Textbook Notes (369,074)
Canada (162,369)
Psychology (9,699)
PSYA02H3 (962)
Chapter 16

CH.16 PSYA02 - Chapter 16.docx

9 Pages

Course Code
Steve Joordens

This preview shows pages 1,2 and half of page 3. Sign up to view the full 9 pages of the document.
Chapter 16Stress and HealthSTRESSORSspecific events or chronic pressures that place demands on a person or threaten the persons wellbeingSTRESSthe physical and psychological response to internal or external stressorsHEALTH PSYCHOLOGYthe subfield of psychology concerned w ways psychological factors influence the causes and treatment of physical illness and the maintenance of healthSources of Stress What Gets to Youstressors are personal events that affect the comfortable pattern of our lives and little annoyances that bug us day after day Stressful EventsThomas Holmes and Richard Rahe proposed that major life changes cause stress and that increased stress causes illnessresearch has shown that compared w negative events positive events produce less psychological distress and fewer physical symptoms however positive events often require readjustment and preparedness that many people find extremely stressfulChronic StressorsCHRONIC STRESSORSsources of stress that occur continuously or repeatedlypeople who report having a lot of daily hassles also report more psychological symptoms and physical symptomseg strained relationships nagging relatives money troubles etcmany chronic stressors are linked to particular environmentseg noise traffic pollution etcthe realization that chronic stressors are linked to environments has spawned the subfield environmental psychologythe scientific study of environmental effects on behavior and health Perceived Control over Stressful Eventsstressors challenge you to do somethingto take some action to eliminate or overcome the stressorexpecting that you will have control over what happens to you is associated w effectiveness in dealing w stressstudies have found that a lack of perceived control underlies other stressors toofor eg the stressful effects of crowding appear to stem from the feeling that you cant control getting away from the crowded conditions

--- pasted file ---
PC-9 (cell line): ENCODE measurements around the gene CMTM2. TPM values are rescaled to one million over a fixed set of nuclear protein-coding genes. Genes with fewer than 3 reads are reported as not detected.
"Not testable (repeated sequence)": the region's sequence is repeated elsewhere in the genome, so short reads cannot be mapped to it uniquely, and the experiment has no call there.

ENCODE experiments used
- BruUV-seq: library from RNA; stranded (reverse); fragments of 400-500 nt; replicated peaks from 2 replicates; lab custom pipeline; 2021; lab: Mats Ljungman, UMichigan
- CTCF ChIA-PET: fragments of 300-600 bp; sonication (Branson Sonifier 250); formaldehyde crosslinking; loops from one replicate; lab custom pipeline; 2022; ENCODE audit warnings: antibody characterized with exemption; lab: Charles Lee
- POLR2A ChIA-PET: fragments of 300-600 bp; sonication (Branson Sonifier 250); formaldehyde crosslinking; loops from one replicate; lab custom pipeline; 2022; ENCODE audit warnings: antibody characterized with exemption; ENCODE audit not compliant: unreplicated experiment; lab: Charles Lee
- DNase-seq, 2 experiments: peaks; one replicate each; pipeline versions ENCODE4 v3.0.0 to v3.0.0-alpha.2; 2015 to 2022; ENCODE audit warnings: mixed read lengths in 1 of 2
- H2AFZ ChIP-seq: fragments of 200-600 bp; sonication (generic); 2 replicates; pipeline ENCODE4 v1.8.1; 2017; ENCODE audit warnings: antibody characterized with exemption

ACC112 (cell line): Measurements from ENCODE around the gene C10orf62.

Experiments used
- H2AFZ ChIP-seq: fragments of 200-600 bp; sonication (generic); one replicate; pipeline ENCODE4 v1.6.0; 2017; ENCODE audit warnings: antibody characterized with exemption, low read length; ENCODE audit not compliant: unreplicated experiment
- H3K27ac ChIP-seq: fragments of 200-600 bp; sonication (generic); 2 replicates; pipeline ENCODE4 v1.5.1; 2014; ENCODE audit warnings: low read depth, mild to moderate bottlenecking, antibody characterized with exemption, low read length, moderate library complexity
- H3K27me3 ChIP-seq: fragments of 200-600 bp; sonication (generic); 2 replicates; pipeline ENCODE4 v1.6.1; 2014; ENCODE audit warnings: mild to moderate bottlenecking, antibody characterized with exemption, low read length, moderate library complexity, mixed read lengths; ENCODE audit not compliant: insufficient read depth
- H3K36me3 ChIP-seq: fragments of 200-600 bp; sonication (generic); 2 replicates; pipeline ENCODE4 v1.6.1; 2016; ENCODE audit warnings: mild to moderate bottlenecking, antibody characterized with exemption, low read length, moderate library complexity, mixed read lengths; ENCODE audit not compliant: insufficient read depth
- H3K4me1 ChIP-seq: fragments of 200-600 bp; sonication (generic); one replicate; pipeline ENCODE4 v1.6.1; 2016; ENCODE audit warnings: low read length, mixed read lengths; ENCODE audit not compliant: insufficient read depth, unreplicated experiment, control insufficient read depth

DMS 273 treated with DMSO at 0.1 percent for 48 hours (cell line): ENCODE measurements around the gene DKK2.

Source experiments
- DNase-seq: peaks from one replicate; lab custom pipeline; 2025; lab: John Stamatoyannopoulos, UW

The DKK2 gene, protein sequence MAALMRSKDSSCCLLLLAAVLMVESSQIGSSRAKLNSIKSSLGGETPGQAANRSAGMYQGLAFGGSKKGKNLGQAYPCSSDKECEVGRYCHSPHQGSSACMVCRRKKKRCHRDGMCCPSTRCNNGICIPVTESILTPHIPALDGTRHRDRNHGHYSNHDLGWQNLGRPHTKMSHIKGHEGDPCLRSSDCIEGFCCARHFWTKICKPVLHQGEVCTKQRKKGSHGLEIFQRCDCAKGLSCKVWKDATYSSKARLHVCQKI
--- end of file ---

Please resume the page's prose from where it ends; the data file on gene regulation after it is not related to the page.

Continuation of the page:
More Less
Unlock Document

Only pages 1,2 and half of page 3 are available for preview. Some parts have been intentionally blurred.

Unlock Document
You're Reading a Preview

Unlock to view full version

Unlock Document

Log In


Join OneClass

Access over 10 million pages of study
documents for 1.3 million courses.

Sign up

Join to view


By registering, I agree to the Terms and Privacy Policies
Already have an account?
Just a few more details

So we can recommend you notes for your school.

Reset Password

Please enter below the email address you registered with and we will send you a link to reset your password.

Add your courses

Get notes from the top students in your class.